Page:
Monday, October 26, 2009

Other 1849 Mormon Trail Participants

This is a continuation of my retracing George Q. Cannon’s 1849 journey:

The Jefferson Hunt Wagon Train of 1849:

Most of the emigrants traveling to California as part of the gold rush were going by the northern route. However, the experiences of the Donner Party were now common knowledge and in mid to late summer, 1849, it was felt it was too late in the year to travel the northern route without risking the same fate as the Donner Party. Jefferson Hunt, Captain of Company A of the Mormon Battalion, had been to California the year before over a southern route, a good portion of which followed the Old Spanish Trail. He offered to “pilot” a group of emigrant wagons to California by this southern route if they could find 100 wagons willing to pay $10.00 apiece.[i] The wagon train would start the first part of October as it was currently too hot to take the southern route.[ii] In the interim, Hunt suggested to at least some of the emigrants that they move down to the Fort Utah area where he lived, where there was “good grass and water,” so that their stock could “get fat by October.” Jacob Stover, a non-Mormon emigrant, indicates they “corralled” their “wagons on the banks” of the Provo River, “a nice stream of water” and “a good camping ground”[iii] and he described Fort Utah as follows:

The Mormons were very good to us. They had log cabins built in or around a square of about one acre of land; inside of it, in the center of this lot, they had planted forks, putting poles overhead and brush, straw and dirt, and had planted a cannon on top of the dirt to protect themselves from the Indians.

Sheldon Young, another non-Mormon emigrant, and his party left Great Salt Lake City on July 25th and arrived at Fort Utah on July 29th where they camped. On September 30, 1849, Young noted that they moved to Hobble Creek where they would start.[iv] There were 107 wagons.[v]

Joseph Hamelin, noted that “a large company left” Great Salt Lake City on September 25th to take the “southern route under the guidance of Captain Hunt.”[vi]

It is unclear whether Jefferson Hunt actively sought out emigrants in order to get 100, or whether he told a group that wanted him to guide them that he would guide them if they could find 100 wagons.[vii]

The Gruwell-Derr Wagon Train:

Peter Derr notes that the Gruwell-Derr wagon train consisted of a group of emigrants that spent six weeks at Fort Utah and Utah Lake waiting for the weather to cool off before taking the southern route, but “who could not afford to pay the pilot fee” of Captain Hunt. Their train “was composed of families with but little money.”[viii] They originally intended to go with Hunt and then apparently determined they could not afford to do so.[ix] There was obvious animosity between the members of this company and the Mormons and that may also have contributed to their decision not to join Hunt. Shearer stated:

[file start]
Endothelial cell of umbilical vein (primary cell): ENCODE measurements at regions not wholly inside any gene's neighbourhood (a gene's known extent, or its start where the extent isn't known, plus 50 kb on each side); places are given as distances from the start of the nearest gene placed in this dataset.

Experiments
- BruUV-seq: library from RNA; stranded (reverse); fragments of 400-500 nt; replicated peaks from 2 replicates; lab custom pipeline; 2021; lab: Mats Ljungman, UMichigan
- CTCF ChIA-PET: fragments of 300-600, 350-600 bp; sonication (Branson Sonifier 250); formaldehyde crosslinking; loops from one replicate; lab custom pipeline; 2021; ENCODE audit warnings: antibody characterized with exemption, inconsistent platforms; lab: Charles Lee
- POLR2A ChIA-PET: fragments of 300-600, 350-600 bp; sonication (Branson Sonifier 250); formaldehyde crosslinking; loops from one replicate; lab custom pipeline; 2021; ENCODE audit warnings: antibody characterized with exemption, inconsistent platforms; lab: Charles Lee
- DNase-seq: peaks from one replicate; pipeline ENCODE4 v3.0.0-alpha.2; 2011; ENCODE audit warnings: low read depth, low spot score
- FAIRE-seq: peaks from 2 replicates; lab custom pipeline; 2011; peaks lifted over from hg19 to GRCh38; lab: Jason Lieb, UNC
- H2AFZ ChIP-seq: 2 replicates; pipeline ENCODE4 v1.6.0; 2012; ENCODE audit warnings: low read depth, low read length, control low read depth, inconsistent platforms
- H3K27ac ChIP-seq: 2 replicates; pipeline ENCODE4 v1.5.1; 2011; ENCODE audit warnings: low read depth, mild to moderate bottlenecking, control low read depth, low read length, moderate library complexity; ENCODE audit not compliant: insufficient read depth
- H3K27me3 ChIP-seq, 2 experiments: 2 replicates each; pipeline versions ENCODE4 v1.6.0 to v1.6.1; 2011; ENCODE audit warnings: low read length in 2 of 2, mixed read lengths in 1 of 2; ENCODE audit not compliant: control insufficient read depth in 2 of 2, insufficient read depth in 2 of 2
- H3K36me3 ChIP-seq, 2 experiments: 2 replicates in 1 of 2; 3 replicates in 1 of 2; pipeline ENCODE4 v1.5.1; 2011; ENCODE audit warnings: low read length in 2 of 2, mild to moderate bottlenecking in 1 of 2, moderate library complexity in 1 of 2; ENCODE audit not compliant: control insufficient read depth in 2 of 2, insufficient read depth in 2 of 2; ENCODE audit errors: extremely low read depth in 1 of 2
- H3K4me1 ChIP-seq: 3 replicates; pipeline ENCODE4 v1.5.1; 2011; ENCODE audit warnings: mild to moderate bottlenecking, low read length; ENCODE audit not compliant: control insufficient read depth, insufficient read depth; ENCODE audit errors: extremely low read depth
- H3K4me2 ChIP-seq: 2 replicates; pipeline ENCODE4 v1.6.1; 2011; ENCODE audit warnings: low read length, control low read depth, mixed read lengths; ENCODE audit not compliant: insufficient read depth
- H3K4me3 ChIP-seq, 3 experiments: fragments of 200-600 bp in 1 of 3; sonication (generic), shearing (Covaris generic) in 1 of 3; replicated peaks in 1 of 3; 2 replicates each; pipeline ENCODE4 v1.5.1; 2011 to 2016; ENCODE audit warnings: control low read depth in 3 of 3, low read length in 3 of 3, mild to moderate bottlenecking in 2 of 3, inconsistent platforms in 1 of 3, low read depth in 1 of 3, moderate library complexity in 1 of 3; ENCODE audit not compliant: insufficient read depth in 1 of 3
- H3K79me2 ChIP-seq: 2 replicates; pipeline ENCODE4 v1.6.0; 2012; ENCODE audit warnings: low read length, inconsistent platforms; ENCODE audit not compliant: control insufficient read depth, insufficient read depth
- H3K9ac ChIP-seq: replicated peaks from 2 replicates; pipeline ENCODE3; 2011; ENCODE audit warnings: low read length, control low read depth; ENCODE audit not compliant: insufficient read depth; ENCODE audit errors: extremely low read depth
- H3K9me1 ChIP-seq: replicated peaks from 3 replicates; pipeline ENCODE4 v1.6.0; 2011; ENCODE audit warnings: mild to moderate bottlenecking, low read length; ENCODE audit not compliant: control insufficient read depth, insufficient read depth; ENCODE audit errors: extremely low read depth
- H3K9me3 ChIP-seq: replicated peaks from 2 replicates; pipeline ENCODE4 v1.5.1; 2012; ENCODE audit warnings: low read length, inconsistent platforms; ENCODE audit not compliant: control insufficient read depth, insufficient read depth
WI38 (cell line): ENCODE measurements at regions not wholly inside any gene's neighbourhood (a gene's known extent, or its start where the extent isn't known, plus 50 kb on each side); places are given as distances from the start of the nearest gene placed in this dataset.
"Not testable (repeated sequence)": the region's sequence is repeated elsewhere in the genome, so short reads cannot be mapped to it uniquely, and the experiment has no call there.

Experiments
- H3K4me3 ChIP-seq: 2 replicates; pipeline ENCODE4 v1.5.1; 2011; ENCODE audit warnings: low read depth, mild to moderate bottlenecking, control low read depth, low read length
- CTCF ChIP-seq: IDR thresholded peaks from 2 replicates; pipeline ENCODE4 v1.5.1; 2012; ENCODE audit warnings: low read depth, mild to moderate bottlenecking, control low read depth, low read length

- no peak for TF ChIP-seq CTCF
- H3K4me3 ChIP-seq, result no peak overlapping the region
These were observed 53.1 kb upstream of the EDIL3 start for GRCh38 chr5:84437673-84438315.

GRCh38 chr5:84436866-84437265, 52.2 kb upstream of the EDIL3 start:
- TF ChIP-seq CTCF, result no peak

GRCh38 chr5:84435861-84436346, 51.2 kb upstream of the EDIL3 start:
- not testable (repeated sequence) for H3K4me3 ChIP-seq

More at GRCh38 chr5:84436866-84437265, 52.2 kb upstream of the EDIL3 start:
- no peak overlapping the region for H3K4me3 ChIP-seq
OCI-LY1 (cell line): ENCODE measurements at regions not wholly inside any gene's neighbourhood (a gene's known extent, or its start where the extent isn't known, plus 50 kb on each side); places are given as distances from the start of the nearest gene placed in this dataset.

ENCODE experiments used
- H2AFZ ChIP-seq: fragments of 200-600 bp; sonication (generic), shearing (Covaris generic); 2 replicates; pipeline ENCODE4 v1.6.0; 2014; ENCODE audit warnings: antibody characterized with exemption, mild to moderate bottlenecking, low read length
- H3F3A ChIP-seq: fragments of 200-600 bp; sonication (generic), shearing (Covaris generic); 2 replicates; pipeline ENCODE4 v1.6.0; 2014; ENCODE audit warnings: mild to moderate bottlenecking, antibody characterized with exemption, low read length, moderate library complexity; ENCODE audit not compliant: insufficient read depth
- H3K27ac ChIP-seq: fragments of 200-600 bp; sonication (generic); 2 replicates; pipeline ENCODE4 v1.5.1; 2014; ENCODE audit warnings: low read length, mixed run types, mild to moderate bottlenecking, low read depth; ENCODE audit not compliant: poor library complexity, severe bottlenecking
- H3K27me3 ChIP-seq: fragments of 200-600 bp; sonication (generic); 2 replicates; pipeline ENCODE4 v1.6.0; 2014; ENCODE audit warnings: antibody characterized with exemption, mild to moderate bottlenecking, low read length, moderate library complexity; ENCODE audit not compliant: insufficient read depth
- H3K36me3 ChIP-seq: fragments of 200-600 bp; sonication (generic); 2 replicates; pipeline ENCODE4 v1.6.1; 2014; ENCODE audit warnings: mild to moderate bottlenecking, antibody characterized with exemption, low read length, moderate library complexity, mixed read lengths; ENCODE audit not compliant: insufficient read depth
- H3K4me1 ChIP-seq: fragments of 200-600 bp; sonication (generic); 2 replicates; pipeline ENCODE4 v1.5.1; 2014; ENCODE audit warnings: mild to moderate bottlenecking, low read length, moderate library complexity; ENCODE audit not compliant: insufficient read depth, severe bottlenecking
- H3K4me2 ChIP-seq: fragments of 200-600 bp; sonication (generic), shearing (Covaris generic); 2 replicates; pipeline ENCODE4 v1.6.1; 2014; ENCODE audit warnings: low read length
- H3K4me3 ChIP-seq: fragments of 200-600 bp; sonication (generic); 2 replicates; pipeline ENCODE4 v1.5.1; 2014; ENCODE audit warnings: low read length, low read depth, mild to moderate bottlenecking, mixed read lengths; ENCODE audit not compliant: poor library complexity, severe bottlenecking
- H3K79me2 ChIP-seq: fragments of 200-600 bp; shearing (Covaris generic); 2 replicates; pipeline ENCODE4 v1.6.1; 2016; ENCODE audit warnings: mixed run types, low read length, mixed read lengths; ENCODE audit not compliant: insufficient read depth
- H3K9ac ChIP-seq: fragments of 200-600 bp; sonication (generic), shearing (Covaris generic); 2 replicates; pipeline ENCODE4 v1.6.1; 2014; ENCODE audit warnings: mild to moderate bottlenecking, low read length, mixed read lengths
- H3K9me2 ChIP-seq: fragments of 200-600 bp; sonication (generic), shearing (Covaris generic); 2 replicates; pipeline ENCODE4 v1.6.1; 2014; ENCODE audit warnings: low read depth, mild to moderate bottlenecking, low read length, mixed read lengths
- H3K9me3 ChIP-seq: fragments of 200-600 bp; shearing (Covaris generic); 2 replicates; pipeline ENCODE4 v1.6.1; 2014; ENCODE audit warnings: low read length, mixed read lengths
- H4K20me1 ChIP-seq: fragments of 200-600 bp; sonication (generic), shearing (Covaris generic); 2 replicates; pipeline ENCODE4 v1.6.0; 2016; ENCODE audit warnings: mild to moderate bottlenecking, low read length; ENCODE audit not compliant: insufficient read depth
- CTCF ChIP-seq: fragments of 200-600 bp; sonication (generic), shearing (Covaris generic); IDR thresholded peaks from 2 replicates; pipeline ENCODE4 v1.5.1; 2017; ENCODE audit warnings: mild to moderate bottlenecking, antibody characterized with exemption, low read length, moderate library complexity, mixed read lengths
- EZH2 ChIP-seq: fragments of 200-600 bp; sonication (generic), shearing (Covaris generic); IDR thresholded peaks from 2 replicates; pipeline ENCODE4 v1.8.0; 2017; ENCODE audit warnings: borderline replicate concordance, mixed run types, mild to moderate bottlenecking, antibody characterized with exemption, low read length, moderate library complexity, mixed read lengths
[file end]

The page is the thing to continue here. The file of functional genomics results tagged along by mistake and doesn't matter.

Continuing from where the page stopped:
We lost many cattle and believed the Mormons stole them and hid them in the canyons of the mountains. Some of our cattle had been taken from the herds and found at work many miles distant. They call us Gentiles and regard themselves as entitled to superior privileges. They are more troublesome beggars than the savages and to take the united voice of the emigrants for it, they are worse thieves.[x]

Gruwell notes that they learned the Mormons were about to “attack” them so they “broke camp and with a Mexican guide” started on the route south. Gruwell also pointed out that they were “the pioneer train over that route”[xi] which up to that time was “only a mule trail.” Derr stated:

Those never having been over a mountain trail can have no idea of the difficulties to be overcome to pass wagons over them. Often they would have to leave the trail for miles and cut their way through brush and trees in the canyons, not being able to follow over the steep and narrow mountain side.

The Gruwell-Derr wagon train started with 23 wagons.[xii]

Mission Calls:

At the general conference of the LDS Church on October 6, 1849, Addison Pratt, James Brown and Hiram H. Blackwell were called to go to the Society Islands to preach the gospel and Charles C. Rich was called to join Amasa M. Lyman in California and assist him in the presidency of the mission. Rich was to succeed Lyman as president of the mission when Lyman returned to Great Salt Lake City (Lyman had been in California since April 1849).[xiii]

Pomeroy Wagon Train:

“There were two brothers,” named Pomeroy, “who were Gentiles that came into Salt Lake City”[xiv] with wagons[xv] “loaded with merchandise” and pulled by oxen.[xvi] After selling all of their merchandise, the Pomeroy brothers wanted to go to California by “the southern route” and sought “teamsters” to assist them. “There were so many” Mormon boys “that wished to go through to California as teamsters” that they “had to board” themselves “and received no wages.”[xvii] The Mormon teamsters included Goudy Hogan,[xviii] several Browning brothers,[xix] Edwin Pettit,[xx] David Seeley and his brother, J.W. Seeley.[xxi]

The Mormon Way-Bill: